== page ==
Simpson's Rule

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Simpson's rule

[′sim·sənz ‚rül]
Also known as parabolic rule.
A basic approximation formula for definite integrals which states that the integral of a real-valued function ƒ on an interval [a,b ] is approximated by h [ƒ(a) + 4ƒ(g + h) + ƒ(b)]/3, where h = (b-a)/2; this is the area under a parabola which coincides with the graph of ƒ at the abscissas a, a + h, and b.
A method of approximating a definite integral over an interval which is equivalent to dividing the interval into equal subintervals and applying the formula in the first definition to each subinterval.
(petroleum engineering)
A mathematical relationship for calculating the oil- or gas-bearing net-pay volume of a reservoir; uses the contour lines from a subsurface geological map of the reservoir, including gas-oil and gas-water contacts.

Simpson’s Rule


a formula for approximating definite integrals. In has the form

where h = (b - a)/2n and fi = f(a + ih), i = 0, 1, 2,…, 2n.

The derivation of Simpson’s rule is based on the replacement of the integrand f(x) on each of the closed intervals [a + 2hk, a + 2h(k + 1)], k = 0, 1,…, n - 1, by a corresponding interpolation polynomial of the second degree (seeINTERPOLATION FORMULAS). In geometric terms, the curve described by the equation y = f(x) is replaced by an approximating curve consisting of segments of parabolas. The error resulting from the use of Simpson’s rule is

where aξb. If f(x) is a polynomial of degree m ≤ 3, then Simpson’s rule is not approximate but exact, since in this case f(4)(x) = 0.

Simpson’s rule is named after T. Simpson, who devised it in 1743. The rule was, however, known earlier. For example, it was given by J. Gregory in 1668.

Other formulas for the approximate calculation of definite integrals are discussed in the article APPROXIMATE INTEGRATION.

References in periodicals archive ?
To test different numerical integration methods, needed for Dirlik's method, the Midpoint Rule, Trapezoidal Rule and Simpson's Rule were compared by integrating over a Rayleigh distribution for various probabilities from .
01%, the minimum number of steps needed using the Midpoint of Trapezoidal Rule is 256 and when using Simpson's Rule was 32 steps.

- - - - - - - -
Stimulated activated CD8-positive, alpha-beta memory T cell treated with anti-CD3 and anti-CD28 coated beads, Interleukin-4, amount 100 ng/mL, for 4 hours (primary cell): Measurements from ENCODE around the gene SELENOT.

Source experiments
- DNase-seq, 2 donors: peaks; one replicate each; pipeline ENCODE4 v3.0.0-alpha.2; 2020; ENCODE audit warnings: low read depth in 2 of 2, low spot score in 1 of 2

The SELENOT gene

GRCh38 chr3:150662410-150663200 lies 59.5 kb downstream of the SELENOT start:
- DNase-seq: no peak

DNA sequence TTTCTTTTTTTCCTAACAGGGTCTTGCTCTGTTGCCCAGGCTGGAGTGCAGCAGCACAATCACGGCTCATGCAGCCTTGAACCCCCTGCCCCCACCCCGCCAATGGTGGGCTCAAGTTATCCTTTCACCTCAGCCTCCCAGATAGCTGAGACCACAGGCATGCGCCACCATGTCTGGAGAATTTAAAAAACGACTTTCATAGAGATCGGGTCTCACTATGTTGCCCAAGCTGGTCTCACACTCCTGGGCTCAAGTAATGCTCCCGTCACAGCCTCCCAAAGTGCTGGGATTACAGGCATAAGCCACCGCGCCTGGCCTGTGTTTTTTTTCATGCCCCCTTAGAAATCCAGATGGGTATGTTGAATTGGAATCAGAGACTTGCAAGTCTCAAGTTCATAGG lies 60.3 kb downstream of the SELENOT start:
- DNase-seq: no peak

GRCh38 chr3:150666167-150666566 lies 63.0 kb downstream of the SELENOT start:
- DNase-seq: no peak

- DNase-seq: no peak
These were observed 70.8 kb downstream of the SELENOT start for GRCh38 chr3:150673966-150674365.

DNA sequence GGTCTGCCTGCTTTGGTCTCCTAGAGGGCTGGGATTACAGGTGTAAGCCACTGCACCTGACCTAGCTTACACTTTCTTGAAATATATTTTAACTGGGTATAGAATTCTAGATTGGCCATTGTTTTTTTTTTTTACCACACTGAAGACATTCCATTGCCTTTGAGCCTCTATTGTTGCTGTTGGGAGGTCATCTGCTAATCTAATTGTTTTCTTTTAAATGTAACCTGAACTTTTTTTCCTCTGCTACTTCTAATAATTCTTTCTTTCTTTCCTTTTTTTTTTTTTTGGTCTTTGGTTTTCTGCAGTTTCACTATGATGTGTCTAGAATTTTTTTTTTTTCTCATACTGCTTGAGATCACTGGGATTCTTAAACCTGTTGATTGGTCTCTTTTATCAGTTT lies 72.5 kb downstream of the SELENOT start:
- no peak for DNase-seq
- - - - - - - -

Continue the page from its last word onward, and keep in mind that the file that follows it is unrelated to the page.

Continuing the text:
During preliminary tests integrating the Rayleigh probability density function, the trapezoidal rule method was found to converge faster than the midpoint rule and to be easier than Simpson's rule to set up the formulas.
In the numerical analysis, one method for numerical integration is Simpson's rule or Simpson's method.
If the interval of integration is "small", then Simpson's rule will provide an adequate approximation of the exact integral.
How much support Simpson's rule changes will draw, though, remains unclear.
Use of Simpson's Rule requires determination of half-breadth distances (or distance from centerline to the hull of the boat) and the area of complex shapes if this calculation is to be performed manually, Figure 5.
In particular, students would be familiar with the midpoint rule, the elementary trapezoidal rule and Simpson's rule.
Simpson's rule integrates quadratics as well as cubics exactly.
These results demonstrated that the vertical motions were similar for the two finite differencing methods, and that the Simpson's Rule integrations produced the most robust vertical motions.
Simpson's rule is a fairly standard introduction to the fundamental theorem of Calculus, but teachers are equally comfortable with using it as a postscript to integration, justifying its inclusion as an escape clause for functions whose integrals have difficult or non-existent closed forms.
One of the problems with using Simpson's rule as an introduction to integral calculus is that the proof of the remarkably simple formula depends on knowledge of integration of quadratic functions.